An apologetic Jim Cramer isn't a good Jim Cramer.

Financial journalism's biggest celebrity looked defeated on The Daily Show last night. He went in willing to take his lumps, but appeared lifeless after Jon Stewart kept playing clips from a recently unearthed 2006 video.

It is in that video where Cramer discusses ethically abhorrent hedge fund tactics. If they are not legally incriminating, they may very well be professionally incriminating.

Cramer was making the most of the crosshairs, feasting on the media attention it attracted. Heck, he even found his way onto Martha Stewart Living Omnimedia's (NYSE:MSO) flagship home crafts show.

I guess he didn't see the pummeling coming. I did, "fully aware of the trap," and urging Cramer to not do the show, despite the primal instinct for publicity.

This all comes at a sensitive moment for Cramer's TheStreet.com (NASDAQ:TSCM). The financial media company announced this morning that CEO Thomas Clarke is leaving. CNBC majority owner General Electric (NYSE:GE) was slapped with a long-term debt rating downgrade by Standard & Poor's yesterday.

I can't defend Cramer's words from the 2006 clip, but I was surprised to see the Mad Money host spend way too much time shrugging his shoulders when questioned about his bad calls. Why didn't he fight back harder when Stewart accused CNBC -- and financial media in general -- of allowing individual investors to be swindled and played by fat cat speculators?

When Cris Collinsworth or Dan Marino makes an NFL game prediction or a fantasy football lineup suggestion, will Stewart be there to lash them out for picking the Bengals to win or when Tom Brady pulls up lame?

Of course not. The implication is that while bettors and money fantasy leagues may lose cash by following crummy advice, the economy won't crumble on the basis of a dropped pass or a horrific MRI. No one is going to nationalize the Detroit Lions, though that may not be a bad idea at this point.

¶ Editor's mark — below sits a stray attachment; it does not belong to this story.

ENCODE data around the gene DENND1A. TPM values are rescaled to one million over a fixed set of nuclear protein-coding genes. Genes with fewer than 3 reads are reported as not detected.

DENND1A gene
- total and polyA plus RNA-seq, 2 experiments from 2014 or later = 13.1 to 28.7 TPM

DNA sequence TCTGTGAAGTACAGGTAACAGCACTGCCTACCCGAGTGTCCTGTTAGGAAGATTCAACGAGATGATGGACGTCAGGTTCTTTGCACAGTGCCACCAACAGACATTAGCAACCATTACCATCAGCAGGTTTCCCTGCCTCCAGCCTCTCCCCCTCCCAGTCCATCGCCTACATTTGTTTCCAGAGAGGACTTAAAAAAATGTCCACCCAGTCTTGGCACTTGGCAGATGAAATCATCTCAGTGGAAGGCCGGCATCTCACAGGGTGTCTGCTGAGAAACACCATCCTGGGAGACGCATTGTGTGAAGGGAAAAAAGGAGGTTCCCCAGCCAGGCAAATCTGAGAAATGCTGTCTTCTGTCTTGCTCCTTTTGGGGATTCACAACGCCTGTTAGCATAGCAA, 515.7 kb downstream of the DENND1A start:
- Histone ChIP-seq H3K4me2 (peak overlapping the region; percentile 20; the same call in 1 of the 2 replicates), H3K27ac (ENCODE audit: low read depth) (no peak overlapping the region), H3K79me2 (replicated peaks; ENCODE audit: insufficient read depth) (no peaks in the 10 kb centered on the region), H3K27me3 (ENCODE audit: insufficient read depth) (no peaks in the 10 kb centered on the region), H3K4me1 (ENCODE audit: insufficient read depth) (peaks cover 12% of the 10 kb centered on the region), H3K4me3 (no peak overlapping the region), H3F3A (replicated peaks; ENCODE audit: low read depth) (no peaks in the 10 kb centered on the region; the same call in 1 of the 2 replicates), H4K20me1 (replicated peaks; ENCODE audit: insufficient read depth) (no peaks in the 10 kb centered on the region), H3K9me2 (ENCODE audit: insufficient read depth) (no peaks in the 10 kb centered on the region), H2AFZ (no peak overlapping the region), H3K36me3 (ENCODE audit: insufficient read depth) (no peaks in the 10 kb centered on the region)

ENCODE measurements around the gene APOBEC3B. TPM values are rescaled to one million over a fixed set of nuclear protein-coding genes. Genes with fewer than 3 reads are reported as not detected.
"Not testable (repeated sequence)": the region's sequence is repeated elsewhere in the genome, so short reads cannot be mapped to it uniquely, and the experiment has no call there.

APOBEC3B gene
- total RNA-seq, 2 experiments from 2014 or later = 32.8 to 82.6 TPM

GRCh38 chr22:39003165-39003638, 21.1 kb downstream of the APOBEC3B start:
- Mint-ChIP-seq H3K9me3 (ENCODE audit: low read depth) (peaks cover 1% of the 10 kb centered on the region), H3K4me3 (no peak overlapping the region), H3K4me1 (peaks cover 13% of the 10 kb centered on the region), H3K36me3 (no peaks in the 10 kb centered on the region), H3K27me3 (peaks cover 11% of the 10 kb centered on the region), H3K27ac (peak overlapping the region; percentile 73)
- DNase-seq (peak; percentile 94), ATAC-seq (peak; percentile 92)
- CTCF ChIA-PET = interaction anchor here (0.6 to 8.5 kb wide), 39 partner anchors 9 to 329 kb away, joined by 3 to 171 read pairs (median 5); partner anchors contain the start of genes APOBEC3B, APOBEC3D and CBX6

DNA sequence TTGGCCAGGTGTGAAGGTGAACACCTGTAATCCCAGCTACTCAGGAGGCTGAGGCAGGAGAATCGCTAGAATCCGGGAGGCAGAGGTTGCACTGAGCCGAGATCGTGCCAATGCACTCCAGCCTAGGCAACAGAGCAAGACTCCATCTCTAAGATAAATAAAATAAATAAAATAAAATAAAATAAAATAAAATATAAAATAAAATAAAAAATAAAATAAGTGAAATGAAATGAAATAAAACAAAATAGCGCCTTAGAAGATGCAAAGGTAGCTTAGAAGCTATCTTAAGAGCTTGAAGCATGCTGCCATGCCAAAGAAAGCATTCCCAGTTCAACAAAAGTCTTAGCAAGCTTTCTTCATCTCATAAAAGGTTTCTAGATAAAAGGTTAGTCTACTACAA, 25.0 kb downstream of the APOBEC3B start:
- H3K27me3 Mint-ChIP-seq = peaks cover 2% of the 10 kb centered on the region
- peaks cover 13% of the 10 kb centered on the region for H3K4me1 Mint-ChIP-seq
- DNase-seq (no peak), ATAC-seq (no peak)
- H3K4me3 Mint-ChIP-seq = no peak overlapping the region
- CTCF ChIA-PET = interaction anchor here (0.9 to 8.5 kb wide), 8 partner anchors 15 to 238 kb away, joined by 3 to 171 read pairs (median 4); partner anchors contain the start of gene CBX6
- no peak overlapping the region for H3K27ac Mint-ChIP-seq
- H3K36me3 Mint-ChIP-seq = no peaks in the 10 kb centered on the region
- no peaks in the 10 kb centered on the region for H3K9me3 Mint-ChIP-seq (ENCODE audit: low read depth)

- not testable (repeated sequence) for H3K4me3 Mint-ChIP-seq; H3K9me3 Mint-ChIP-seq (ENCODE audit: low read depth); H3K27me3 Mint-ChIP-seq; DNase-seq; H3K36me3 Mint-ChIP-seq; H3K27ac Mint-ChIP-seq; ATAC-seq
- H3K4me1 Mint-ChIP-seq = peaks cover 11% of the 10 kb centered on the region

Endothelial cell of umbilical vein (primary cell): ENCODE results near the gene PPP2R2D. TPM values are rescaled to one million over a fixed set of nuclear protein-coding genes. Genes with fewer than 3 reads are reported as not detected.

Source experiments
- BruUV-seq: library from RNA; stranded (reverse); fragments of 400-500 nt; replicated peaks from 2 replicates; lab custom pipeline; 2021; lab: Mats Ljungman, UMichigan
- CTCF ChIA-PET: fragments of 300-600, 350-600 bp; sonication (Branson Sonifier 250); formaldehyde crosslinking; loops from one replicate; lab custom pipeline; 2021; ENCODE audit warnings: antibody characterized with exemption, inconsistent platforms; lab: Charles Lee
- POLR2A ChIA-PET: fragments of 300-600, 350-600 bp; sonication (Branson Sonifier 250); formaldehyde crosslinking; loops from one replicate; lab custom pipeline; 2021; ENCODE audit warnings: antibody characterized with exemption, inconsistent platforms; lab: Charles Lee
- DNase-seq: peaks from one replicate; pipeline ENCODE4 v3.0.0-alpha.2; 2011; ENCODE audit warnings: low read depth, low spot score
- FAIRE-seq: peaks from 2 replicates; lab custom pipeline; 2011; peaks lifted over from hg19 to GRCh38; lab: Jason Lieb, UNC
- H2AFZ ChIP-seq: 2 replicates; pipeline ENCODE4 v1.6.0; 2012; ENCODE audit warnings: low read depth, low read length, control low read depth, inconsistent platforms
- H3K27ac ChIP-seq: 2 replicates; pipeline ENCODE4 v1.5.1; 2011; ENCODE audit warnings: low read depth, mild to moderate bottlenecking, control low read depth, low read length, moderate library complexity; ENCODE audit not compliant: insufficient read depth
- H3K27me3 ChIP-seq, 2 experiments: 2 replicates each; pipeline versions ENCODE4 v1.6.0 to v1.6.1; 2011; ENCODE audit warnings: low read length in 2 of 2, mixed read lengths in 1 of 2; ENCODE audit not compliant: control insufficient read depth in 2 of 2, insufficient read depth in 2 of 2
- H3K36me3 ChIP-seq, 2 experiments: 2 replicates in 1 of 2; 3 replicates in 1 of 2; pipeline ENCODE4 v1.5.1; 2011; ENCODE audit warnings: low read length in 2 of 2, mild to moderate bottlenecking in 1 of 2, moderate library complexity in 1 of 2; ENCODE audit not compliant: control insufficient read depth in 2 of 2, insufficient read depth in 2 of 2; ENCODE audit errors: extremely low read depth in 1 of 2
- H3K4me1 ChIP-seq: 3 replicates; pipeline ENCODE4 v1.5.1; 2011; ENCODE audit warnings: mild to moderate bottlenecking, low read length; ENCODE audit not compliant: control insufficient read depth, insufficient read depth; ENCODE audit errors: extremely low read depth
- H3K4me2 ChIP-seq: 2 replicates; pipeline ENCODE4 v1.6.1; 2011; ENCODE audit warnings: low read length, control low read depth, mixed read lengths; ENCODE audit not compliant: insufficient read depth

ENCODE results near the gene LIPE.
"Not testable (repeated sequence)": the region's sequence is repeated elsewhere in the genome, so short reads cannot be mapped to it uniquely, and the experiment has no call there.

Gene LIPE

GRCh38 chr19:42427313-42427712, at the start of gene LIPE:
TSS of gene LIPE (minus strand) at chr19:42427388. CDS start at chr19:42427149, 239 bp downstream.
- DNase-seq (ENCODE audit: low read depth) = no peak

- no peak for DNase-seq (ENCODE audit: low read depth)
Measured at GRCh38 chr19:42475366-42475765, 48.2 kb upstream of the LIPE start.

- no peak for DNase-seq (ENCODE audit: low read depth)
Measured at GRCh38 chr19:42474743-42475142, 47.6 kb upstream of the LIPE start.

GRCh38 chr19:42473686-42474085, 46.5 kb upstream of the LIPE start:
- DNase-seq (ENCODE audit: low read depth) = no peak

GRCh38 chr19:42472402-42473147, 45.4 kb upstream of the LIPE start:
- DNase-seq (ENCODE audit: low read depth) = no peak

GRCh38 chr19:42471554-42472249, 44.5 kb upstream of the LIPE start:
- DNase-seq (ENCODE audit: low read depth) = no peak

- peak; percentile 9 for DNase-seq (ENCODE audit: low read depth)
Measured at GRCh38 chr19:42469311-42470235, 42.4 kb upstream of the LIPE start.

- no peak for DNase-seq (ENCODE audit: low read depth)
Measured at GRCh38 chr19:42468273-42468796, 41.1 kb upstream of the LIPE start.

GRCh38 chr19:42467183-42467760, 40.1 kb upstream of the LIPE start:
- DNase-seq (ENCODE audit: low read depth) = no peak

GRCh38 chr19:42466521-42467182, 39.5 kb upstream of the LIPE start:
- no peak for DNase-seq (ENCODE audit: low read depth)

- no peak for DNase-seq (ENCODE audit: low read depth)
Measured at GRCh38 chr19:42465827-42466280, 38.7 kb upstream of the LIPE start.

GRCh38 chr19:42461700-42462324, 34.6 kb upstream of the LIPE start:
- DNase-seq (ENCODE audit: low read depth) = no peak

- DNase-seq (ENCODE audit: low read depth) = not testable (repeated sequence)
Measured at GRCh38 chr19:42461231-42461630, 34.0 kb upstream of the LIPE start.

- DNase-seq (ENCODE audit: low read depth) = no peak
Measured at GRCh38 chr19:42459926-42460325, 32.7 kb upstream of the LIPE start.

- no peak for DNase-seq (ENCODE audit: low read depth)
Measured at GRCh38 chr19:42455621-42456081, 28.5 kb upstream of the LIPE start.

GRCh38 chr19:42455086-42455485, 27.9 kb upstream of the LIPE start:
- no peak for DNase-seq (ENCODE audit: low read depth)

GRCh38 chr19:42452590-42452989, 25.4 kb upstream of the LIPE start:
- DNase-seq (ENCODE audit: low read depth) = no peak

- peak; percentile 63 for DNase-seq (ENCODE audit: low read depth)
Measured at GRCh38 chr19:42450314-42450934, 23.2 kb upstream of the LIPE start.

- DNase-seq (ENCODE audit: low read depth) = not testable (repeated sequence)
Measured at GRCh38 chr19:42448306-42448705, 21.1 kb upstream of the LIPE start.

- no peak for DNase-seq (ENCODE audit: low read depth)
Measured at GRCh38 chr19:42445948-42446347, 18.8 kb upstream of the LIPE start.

The point is that anyone who goes out on a limb is going to get burned. No one is perfect. Even Legg Mason's (NYSE:LM) Bill Miller stumbled after his 15-year winning streak. His mutual fund has now lost to the market in each of the past three years. Berkshire Hathaway's (NYSE:BRK-A) (NYSE:BRK-B) Warren Buffett is the greatest investor of our time, yet half of his largest passive stock investments started out the year under water.

Instead of defending his right to be human, Cramer let Stewart skewer the financial media's irresponsibility in not catching the economic malaise sooner. Maybe the irony is that mainstream media is raining down on financial media's coverage at a time when the market has been rallying for three straight days and Citigroup (NYSE:C) is waxing positive on its operating profitability prospects.

Yes, Stewart owned Cramer last night. Now it's time for individual investors to get the last laugh.

Cram a little more Cramer dissection into your life:

Berkshire Hathaway and Legg Mason are Motley Fool Inside Value recommendations. Berkshire Hathaway is a Motley Fool Stock Advisor pick. The Fool owns shares of Berkshire Hathaway and Legg Mason. Try any of our Foolish newsletters today, free for 30 days.

Longtime Fool contributor Rick Munarriz is an occasional fan of Cramer and a perpetual fan of Stewart. Rick does not own shares in any of the stocks in this story. He is also part of the Rule Breakers newsletter research team, seeking out tomorrow's ultimate growth stocks a day early. The Fool has a disclosure policy.